The company then explained that they had not detected any misconduct since the client and the executive were not part of their sample check each month which only included 10 trades. The commission judged that such low-frequency review could not detect irregularities

The commission further discovered that the company did not successfully enforce its policy to prevent conflicts of interest between its research reports and its investment banking relationships. The company did not sufficiently reveal its connection with a listed company.

Financial Regulations and Conflict of Interest

Regulatory Bodies

Securities and Exchange Commission (SEC)

The SEC is the primary regulatory body overseeing the U.S. securities markets, responsible for enforcing federal securities laws, regulating the industry, and protecting investors.

The SEC works to ensure that conflicts of interest are identified, disclosed, and managed to maintain market integrity.

Financial Industry Regulatory Authority (FINRA)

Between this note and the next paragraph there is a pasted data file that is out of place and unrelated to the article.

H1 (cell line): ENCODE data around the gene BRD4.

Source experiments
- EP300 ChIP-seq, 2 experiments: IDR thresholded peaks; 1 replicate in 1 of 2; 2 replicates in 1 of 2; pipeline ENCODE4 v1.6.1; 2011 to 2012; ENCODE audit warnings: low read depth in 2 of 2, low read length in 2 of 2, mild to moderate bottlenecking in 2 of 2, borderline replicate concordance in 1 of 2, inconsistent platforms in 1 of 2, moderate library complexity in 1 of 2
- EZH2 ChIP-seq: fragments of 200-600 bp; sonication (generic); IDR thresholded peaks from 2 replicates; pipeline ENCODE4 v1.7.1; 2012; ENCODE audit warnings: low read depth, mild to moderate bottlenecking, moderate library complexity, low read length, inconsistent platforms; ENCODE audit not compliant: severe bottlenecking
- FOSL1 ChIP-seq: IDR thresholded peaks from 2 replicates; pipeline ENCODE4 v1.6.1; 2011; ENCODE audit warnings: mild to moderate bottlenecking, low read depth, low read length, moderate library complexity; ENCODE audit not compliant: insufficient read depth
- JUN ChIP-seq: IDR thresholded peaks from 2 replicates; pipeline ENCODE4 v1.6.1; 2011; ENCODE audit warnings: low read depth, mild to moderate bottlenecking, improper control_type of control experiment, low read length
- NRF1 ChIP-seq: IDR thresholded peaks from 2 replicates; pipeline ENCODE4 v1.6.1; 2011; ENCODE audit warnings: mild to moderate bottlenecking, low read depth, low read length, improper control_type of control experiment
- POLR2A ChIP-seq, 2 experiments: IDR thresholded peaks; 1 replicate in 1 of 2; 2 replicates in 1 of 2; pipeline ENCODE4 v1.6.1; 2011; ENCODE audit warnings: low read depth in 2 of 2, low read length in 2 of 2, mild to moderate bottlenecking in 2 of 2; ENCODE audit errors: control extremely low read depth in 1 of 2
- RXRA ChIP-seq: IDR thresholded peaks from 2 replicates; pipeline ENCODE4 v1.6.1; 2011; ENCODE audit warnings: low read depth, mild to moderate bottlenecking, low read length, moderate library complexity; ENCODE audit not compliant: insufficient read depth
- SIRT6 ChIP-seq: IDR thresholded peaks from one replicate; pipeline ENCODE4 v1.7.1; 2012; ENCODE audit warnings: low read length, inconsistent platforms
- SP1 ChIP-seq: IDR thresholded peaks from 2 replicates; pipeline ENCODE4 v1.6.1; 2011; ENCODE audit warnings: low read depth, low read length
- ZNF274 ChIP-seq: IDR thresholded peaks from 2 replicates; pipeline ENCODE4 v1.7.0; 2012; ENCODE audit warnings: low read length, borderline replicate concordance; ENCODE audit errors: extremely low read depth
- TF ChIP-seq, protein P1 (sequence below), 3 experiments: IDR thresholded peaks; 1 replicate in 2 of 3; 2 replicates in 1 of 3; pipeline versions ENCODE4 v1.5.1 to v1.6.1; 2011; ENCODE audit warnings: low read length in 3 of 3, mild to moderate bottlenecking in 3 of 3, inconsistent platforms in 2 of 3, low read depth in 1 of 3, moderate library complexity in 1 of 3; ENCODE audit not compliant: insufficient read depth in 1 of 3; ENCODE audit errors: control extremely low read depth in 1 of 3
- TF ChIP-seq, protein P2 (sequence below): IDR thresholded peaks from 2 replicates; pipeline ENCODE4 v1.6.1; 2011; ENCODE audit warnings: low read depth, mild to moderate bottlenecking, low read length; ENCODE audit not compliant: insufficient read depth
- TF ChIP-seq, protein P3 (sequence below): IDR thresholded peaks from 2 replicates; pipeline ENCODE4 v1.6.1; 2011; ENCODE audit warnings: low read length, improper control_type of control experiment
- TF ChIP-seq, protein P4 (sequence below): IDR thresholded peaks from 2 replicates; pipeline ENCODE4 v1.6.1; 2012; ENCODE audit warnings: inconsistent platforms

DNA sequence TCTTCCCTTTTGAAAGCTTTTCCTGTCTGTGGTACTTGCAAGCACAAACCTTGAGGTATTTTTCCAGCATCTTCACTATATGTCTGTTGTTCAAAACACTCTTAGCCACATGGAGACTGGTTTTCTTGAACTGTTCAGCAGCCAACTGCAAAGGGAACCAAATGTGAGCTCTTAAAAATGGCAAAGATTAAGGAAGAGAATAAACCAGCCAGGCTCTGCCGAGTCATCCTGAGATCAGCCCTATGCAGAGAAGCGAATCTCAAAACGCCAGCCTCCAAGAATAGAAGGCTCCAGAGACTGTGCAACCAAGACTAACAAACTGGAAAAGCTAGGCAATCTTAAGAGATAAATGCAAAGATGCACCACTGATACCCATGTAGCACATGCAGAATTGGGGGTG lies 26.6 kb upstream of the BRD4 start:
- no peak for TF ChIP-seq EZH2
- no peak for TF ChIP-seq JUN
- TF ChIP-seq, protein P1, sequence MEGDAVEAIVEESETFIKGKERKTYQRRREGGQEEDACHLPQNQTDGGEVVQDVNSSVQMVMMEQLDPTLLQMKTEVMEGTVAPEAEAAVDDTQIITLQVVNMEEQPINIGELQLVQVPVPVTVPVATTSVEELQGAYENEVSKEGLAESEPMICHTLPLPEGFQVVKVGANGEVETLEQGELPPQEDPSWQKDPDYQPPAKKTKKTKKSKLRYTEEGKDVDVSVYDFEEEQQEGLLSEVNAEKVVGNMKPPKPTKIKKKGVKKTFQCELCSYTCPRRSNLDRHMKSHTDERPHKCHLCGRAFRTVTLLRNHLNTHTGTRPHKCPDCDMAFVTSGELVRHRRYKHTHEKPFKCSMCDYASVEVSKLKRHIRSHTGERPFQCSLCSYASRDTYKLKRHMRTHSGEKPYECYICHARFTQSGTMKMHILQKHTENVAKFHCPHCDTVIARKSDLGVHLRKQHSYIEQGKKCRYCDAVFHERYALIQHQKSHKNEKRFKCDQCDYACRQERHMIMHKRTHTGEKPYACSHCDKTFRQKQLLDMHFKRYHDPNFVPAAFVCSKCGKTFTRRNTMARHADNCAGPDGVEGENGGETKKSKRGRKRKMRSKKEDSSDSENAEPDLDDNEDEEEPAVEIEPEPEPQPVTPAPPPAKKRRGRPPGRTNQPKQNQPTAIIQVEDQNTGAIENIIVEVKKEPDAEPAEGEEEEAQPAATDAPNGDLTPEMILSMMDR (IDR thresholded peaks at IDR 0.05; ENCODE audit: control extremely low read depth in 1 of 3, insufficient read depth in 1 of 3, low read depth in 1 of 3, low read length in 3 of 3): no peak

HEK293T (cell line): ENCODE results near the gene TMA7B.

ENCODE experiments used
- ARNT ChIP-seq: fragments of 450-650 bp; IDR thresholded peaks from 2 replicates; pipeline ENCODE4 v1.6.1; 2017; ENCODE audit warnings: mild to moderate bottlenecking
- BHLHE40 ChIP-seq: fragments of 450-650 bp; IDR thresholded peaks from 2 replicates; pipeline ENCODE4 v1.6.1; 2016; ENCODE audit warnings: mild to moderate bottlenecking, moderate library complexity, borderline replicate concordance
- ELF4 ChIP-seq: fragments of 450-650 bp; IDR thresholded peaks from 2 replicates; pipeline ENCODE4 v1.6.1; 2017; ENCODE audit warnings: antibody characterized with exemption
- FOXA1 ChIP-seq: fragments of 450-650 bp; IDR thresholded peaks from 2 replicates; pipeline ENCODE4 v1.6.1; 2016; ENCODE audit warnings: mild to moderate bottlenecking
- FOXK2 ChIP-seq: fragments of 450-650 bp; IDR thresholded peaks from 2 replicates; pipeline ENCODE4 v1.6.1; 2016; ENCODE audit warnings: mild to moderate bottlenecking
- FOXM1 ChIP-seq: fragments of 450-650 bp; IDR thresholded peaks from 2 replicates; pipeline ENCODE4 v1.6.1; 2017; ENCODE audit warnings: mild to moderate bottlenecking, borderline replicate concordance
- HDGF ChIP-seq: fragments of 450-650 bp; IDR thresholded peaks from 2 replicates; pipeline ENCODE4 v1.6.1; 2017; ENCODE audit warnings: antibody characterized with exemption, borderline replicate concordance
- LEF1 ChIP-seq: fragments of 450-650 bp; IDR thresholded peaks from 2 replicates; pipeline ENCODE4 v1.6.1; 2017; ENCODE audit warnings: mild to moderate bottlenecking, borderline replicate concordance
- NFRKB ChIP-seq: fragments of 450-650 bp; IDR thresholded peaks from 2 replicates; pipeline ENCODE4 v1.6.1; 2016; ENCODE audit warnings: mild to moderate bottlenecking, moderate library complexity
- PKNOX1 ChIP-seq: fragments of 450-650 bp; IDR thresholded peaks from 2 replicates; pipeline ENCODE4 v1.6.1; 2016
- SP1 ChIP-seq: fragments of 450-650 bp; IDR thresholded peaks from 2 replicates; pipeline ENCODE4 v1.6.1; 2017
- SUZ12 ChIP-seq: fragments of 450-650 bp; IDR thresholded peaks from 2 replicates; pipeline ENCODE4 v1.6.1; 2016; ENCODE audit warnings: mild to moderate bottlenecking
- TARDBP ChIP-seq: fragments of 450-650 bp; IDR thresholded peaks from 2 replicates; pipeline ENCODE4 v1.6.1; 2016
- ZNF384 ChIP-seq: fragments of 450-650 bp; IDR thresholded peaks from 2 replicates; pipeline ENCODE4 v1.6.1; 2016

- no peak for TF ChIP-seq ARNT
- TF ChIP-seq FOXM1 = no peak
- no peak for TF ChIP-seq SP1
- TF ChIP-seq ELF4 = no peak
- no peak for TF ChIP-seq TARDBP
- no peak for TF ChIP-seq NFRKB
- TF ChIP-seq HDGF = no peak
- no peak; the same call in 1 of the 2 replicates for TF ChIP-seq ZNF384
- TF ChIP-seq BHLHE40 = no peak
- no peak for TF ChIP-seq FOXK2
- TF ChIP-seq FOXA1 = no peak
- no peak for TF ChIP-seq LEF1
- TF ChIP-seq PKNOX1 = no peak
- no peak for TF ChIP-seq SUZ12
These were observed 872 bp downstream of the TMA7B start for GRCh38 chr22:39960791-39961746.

FINRA is a self-regulatory organization that oversees brokerage firms and their registered representatives in the United States.

It establishes rules and guidelines to protect investors and maintain market integrity, including requirements related to conflicts of interest.

Key Regulations and Acts

Dodd-Frank Wall Street Reform and Consumer Protection Act

The Dodd-Frank Act, enacted in response to the 2008 financial crisis, introduced several provisions to address conflicts of interest in the financial industry.

These include the Volcker Rule, which limits proprietary trading by banks, and provisions requiring enhanced disclosures and the establishment of internal controls to manage conflicts of interest.

Sarbanes-Oxley Act

The Sarbanes-Oxley Act, passed in 2002 following a series of corporate scandals, established new corporate governance standards and strengthened financial reporting requirements.

Among its provisions are rules related to auditor independence and the disclosure of financial conflicts of interest, aimed at preventing fraud and improving the reliability of financial statements.